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Employment Law/Notice of pay frequency change in Oregon

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Question
In Oregon:  How much notice do you have to give employees (we have two, in a church) of a change in paydays?  Currently paying one semimonthly in advance & one monthly in advance, want to change to paying semimonthly in arrears.

Answer
Paydays may be changed, but it would be best to give employees advance written notice thereof setting out the next three paydays - 1) the last old payday; 2) the first new payday; and 3) the next-following new payday. That way, employees will not be able to credibly claim confusion, and the requirement of paying at least twice each month will be met.

Concerning a change in paydays, especially if the company wants to increase the interval between the end of a pay period and the date on which wages are paid, it would be good to give adequate advance notice of the change (as much advance notice as possible). There is no law that prescribes exactly how a change like this must be implemented. Naturally, a company would want to do it in such a way that employees' financial planning is not compromised. Otherwise, the company will get many complaints, which will take a lot of staff time to deal with. The companies that have the most success and least trouble with a change in paydays seem to be the ones that arrange for a gap-bridging paycheck as a transition from the old paydays to the new paydays. Alternatively, some companies give employees a wage advance that serves as a gap-bridger as described above - the employees all sign a deduction authorization agreement that allows the employer to deduct the wage advance from subsequent paychecks in specified installments, or from the final paycheck in a lump sum. Short of that, it is permissible on a one-time basis to have employees wait a few days for the first paycheck under the new pay schedule. That may result in some complaints, but most such complaints go away once the check is issued. Minimize complaints by giving as much advance notice as possible and advising employees to carefully plan for the transition.

The pay periods normally change when a company transitions between a biweekly and a semi-monthly pay plan. Biweekly pay plans feature two-week pay periods, while semi-monthly pay plans involve pay periods that start on specific dates and end on specific dates within each month, resulting in variable pay periods (from 13 to 16 days, depending upon the month and whether it is a leap year). With both types of pay plans, salaried exempt and salaried non-exempt employees receive the same amount on each paycheck (with overtime as needed for non-exempt salaried employees), while the totals for hourly employees will normally vary, especially for employees paid semi-monthly, due to the variance in the number of days worked in each pay period. It is important to remember that the "workweek" for Fair Labor Standards Act purposes does not change and will not be affected by a change in paydays. The workweek is important because that is how overtime is tracked and paid. With semi-monthly pay, overtime can get a bit tricky. Overtime that occurs in a workweek that falls fully within a semi-monthly pay period must be paid with the paycheck covering that pay period, but overtime that falls into a workweek that spans two pay periods will have to be paid with the paycheck for the second of the two pay periods spanned by the overtime workweek.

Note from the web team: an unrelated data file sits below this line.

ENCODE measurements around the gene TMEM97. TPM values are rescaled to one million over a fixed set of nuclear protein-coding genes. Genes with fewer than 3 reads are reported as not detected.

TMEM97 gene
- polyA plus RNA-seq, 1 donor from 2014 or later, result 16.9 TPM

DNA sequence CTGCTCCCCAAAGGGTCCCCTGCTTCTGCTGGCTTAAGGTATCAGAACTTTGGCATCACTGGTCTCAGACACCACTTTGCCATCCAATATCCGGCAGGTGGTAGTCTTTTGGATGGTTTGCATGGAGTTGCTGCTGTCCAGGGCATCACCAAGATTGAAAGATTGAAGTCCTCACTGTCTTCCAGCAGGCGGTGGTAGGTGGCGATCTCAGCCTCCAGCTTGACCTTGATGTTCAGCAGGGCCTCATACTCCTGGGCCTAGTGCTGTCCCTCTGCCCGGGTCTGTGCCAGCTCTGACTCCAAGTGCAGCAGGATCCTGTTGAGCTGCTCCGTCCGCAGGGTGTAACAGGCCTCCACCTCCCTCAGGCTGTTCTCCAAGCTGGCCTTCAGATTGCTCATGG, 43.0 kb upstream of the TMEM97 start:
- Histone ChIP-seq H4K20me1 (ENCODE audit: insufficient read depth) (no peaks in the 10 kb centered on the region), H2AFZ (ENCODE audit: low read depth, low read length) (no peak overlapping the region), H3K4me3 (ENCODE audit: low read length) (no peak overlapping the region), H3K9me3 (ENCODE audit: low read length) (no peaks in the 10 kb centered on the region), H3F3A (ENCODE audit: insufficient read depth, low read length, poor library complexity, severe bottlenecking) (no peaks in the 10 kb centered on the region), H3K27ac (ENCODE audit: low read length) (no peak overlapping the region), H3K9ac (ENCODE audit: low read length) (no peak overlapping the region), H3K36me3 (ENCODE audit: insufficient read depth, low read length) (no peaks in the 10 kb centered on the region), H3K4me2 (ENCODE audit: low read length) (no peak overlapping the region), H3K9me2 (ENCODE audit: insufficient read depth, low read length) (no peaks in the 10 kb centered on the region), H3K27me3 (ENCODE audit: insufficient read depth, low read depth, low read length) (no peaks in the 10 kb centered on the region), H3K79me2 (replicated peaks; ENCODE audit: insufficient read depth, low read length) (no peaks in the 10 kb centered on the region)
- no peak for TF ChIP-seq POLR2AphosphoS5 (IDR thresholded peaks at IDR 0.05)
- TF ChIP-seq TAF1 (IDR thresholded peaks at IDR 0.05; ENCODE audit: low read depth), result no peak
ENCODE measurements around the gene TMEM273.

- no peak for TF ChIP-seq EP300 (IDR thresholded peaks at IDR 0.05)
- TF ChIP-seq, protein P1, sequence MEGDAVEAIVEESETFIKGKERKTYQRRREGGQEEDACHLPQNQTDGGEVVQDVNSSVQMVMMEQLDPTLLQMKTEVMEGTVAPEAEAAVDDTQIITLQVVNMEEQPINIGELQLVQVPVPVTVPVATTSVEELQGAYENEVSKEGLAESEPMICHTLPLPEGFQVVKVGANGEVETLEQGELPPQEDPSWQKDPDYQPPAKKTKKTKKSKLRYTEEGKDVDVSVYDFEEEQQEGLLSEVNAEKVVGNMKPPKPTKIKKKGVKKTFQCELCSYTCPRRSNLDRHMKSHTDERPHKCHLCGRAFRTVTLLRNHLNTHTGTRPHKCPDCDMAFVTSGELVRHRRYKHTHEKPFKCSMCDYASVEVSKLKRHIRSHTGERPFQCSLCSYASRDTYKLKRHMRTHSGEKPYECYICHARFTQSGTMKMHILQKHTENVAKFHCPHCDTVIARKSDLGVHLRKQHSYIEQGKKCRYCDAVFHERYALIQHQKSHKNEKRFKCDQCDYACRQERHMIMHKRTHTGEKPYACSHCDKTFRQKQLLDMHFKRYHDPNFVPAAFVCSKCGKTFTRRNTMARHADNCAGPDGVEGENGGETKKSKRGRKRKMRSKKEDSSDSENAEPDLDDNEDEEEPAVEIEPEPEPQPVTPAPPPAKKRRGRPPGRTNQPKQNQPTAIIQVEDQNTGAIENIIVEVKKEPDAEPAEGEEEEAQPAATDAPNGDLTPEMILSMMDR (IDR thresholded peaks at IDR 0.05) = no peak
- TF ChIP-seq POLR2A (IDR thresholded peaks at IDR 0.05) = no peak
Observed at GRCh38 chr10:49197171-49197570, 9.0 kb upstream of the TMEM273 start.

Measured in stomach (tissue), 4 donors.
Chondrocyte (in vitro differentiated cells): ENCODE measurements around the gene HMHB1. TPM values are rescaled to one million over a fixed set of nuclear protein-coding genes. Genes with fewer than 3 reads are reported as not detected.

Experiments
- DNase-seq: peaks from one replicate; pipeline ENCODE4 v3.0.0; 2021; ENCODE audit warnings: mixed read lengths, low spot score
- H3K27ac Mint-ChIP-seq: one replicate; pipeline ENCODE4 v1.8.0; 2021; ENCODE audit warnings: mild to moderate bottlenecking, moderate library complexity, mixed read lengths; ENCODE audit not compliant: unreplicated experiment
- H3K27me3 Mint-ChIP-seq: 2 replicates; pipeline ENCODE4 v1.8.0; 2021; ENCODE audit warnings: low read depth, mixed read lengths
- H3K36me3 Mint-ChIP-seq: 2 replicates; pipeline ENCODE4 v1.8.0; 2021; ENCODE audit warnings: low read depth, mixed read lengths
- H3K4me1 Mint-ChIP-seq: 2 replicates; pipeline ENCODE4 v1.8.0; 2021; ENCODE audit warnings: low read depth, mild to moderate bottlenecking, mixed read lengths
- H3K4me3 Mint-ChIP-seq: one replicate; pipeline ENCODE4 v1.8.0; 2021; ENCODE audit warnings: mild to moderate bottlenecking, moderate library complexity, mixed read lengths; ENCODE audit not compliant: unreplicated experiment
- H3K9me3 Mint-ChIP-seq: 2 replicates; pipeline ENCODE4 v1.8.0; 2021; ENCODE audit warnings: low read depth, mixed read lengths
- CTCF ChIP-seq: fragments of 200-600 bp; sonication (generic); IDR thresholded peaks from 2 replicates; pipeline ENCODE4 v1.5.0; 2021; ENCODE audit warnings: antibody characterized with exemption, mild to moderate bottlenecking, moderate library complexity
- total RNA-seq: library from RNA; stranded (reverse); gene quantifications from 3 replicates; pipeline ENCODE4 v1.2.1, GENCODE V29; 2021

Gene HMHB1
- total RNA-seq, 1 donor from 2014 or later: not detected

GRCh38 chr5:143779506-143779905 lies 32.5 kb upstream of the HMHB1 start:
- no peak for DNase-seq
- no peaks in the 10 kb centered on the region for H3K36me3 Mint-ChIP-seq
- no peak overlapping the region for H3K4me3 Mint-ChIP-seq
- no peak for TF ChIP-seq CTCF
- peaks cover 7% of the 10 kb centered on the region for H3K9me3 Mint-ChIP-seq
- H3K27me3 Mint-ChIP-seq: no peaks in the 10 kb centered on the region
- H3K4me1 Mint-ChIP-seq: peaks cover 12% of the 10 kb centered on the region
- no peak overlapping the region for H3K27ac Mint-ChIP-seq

Employment Law

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Shirley McAllister, CPP, PHR

Expertise

I can answer questions about payroll laws and payroll tax laws and Human Resource laws and agencies. I can answer federal payroll and human resource law questions and most states; I do not have a knowledge of the local taxes for cities and counties within the state. If and when I can I will try and send you the website where you can reference the answer and where you can obtain more information as well as a contact number if needed for that particular agency. Some agencies I have worked with are IRS, Department of Labor (federal and state), Revenue Canada (and provincial governments), Inland Revenue, OSHA (0ccupational Safety and Health Administration); Social Security Administration and National Child Support as well as other agencies in Payroll and Human Resources. Some Laws I am particularly familiar with are FLSA (Fair Labor Standards Act), ADA (Americans With Disabilities Act), FMLA (Family Medical Leave Act) COBRA (Consolidated Omnibus Reconciliation Act ) , QDRO's, QMCSO's, and other support orders and garnishments, USERRA (Uniformed Services Employment and Remployment Rights Act,PPA Act (Pension Protection Act of 2006, As well as most other employment type acts. I am also well versed in the Title V Civil Rights Act and the HIPAA (Health Insurance Portability and Accountability Act).

Experience

30 years in Payroll and Human Resources

Organizations
SHRM (Society of Human Resources) APA (American Payroll Association) DOLEA (Department of Labor Employers Association) CPA (Canadian Payroll Association) NAPW (National Association of Professional Women) The Mentoring Network

Education/Credentials
PHR Certification in Human Resources CPP Certification in Payroll in U.S. Payroll Administrator and Payroll Supervisor certification in Canada

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